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Video Cards, is there any point in upgrading?

Discussion in 'Desktop & Laptop Computers Forum' started by SimonInd, Nov 22, 2004.

  1. SimonInd

    SimonInd
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    Having recently upgraded my projector from an AE100 to a BenQ8700 the option of a DVI connection presented itself and I thought I'd try it out. For some reason the DVI port on my FX5200 wasn't playing ball and despite some helpful suggestions from both here and the Avsforums, I couldn't get any life out of it. I then connected the misses' PC up, installed WinDVD and compared the picture quality ( DVI-D vs. 1:1 mapped DVI-A/VGA ) and there was a small but significant improvement. Given that both were nVidia cards, I swapped them over, re-installed the latest forceware drivers and everything worked beautifully.

    Now here's the question, I'm now running a lowly 64MB MX440 rather than a 128MB FX5200 and it looks great, is there any point in upgrading to a better card? Would a Radeon 9600 offer a better picture - I'm using the Overlay display surface? I'm not interested in gaming, it's just DVD and TV performance that I'm interested in. I'd also prefer to stick with nVidia as I've setup their desktop manager to switch between TV and Projector mode ( changes resolutions and the destination of the overlay video ) , depending on which device I'm using - I don't know if the ATi drivers have a similar facility?

    Does a better graphics card get you anything in terms of video quality over DVI-D ? I'm guessing my CPU is doing most of the work?

    Cheers

    Simon
     
  2. KraGorn

    KraGorn
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    I'm pretty sure the 9600 would give an improvement in PQ, Overlay is generally considered better on ATI while NVidia are better for VMR.

    As for the part the video card plays, assuming you're not using any post-processing like FFDSHOW then it's the video card that does the scaling, and ultimately it also does the rendering. Clearly if you use DXVA for hardware-assisted MPEG decoding then that too is influenced by the card.

    Given your liking for NVidia then I think the upgrade you should be considering is to a 6600GT. I know that's more than a 9600 but that card seems to be the 'must have' for HTPCs especially for those not using heavy post-processing, all reports seem to indicate better decoding, scaling and rendering.

    Whether it's worth the £150 or so for one right now I really couldn't say of course, too many factors to take into account. You'd probably achieve a noticeable inprovement if you switched to the new NVidia DVD decoders, either stand-alone with ZoomPlayer or with TheaterTek 2 .. though there aren't any special features on the 5200 for them to make use of they're certainly an improvement over the Sonic decoders which used to be generally considered the best.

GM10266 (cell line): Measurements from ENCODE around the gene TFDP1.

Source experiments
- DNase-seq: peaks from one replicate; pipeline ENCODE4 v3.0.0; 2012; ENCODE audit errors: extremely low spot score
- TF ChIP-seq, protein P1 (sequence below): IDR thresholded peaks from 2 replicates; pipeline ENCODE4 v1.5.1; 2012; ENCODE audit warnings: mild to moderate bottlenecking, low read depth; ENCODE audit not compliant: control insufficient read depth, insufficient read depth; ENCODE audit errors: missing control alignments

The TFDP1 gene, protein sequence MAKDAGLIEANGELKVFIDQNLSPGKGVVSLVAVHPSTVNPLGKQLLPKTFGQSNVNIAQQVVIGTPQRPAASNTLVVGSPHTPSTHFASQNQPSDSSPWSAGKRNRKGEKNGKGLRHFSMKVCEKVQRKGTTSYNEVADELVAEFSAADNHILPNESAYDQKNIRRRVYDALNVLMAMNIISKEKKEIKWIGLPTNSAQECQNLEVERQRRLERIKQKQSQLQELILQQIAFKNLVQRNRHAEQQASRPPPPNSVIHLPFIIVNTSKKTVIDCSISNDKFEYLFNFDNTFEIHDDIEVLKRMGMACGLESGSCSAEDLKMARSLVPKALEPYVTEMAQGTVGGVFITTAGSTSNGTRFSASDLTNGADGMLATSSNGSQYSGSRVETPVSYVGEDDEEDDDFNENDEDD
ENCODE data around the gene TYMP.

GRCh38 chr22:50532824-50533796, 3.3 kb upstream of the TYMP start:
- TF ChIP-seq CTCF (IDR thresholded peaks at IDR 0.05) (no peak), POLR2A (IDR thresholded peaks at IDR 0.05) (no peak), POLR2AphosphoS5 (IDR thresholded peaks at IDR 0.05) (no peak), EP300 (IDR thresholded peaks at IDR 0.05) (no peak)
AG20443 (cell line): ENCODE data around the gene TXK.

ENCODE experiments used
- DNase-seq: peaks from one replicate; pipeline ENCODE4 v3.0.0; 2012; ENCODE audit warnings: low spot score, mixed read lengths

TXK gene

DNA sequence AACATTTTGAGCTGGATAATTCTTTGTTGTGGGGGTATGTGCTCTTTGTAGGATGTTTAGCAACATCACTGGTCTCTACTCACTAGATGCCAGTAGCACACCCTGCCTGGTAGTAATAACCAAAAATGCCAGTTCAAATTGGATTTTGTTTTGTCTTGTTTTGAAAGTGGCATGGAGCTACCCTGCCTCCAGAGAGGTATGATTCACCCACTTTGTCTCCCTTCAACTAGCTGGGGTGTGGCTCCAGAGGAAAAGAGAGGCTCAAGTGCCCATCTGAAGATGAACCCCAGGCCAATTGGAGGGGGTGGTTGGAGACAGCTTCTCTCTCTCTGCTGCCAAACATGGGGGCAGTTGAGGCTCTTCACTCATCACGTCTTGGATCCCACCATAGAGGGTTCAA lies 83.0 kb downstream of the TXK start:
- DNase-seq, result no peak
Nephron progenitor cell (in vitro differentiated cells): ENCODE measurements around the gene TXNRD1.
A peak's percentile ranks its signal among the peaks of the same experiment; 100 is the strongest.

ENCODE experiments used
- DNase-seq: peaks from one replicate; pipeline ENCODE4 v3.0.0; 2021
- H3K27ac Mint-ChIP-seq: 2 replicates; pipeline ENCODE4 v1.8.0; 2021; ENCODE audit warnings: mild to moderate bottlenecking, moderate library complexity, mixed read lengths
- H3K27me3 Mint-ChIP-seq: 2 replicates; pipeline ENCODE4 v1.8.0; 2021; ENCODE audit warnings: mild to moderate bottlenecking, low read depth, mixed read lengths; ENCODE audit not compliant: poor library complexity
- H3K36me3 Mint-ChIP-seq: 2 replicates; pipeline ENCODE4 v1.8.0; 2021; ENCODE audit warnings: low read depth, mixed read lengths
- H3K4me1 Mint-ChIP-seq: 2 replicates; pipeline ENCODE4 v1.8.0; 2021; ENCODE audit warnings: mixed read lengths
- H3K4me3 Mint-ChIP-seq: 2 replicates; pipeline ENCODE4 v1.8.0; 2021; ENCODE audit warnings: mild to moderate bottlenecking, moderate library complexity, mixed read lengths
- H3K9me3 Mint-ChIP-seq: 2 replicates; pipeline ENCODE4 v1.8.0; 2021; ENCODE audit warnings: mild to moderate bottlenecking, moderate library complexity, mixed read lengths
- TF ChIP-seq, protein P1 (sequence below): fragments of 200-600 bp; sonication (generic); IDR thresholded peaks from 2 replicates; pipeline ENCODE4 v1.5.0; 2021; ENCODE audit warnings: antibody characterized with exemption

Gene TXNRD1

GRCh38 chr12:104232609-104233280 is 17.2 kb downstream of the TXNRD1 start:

3. SimonInd

    SimonInd
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    I am doing some post-processing using FFDShow to re-size, sharpen and denoise although this is obviously all done by the CPU - it's fine in Overlay Mode but stuttery with VMR9 (windowed or windowless). Having compared WinDVD6.0, PowerDVD6.0, DScaler5 and the nVidia decoders that were 'released' over the summer I have found that WinDVD with FFDShow onto Overlay using ZoomPlayer looks best. One thing the BenQ does is clearly highlight the differences in decoders!

    The FX6600 has a hairdryer/turbine/fan on it does it not? Given my DELL 8300 is pretty much silent at the moment, I'm loathe to introduce and actively cooled one. I presume the prices will drop over the next few months and we may even see a passively cooled one?

    If I went down the ATi route, does the driver software allow various 'desktop configurations' where you can switch resolutions and primary displays using hot keys? This how I switch between TV and Projector mode at the moment and I see this as crucial?

    Thanks again

    Simon
     
  4. KraGorn

    KraGorn
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    I don't think the fan on the 6600 is very noisy, someone posted a reply to a query from me in the last couple of days indicating that. The NVidia decoders have been updated since they were leaked and various problems such as blocking in Smart mode have been fixed.

    I've only seen 1 6800 non-Ultra passively cooled, Zalman still haven't got a 6800 version of their heat-pipe cooler out.

    I don't use ATI's multi-monitor features, simple 'clone' mode does me as I don't use anything other than the projector most of the time, but a brief encounter with an FX 5900 a few weeks ago made me think that NVidia's handling is more flexibile.

    Ultimately, since PQ is very much a personal thing, for example I find WinDVD too soft for my liking, then the improvements you'll get with the ATI (if any) will be subtle more than night/day. A supposed benefit of a later NVidia is better VMR9 handling.
     
  5. SimonInd

    SimonInd
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    So a sensible first step would be to buy the nVidia decoders and see if they improve things? If they do then possibly move to a 6600?

    However, if my PC is currently struggling with VMR9, is it going to work with a 6600? Will that be taking the strain?

    Thanks

    Simon
     
  6. KraGorn

    KraGorn
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    If you look around you can get *cough* an evaluation *cough* version of the NVidia drivers if you want to try them. ;)

    AIUI the problem with VMR typically is 'tearing', that's caused by lack of memory bandwidth on the graphics card .. the 6600GT seems to have more than enough in that respect.
     

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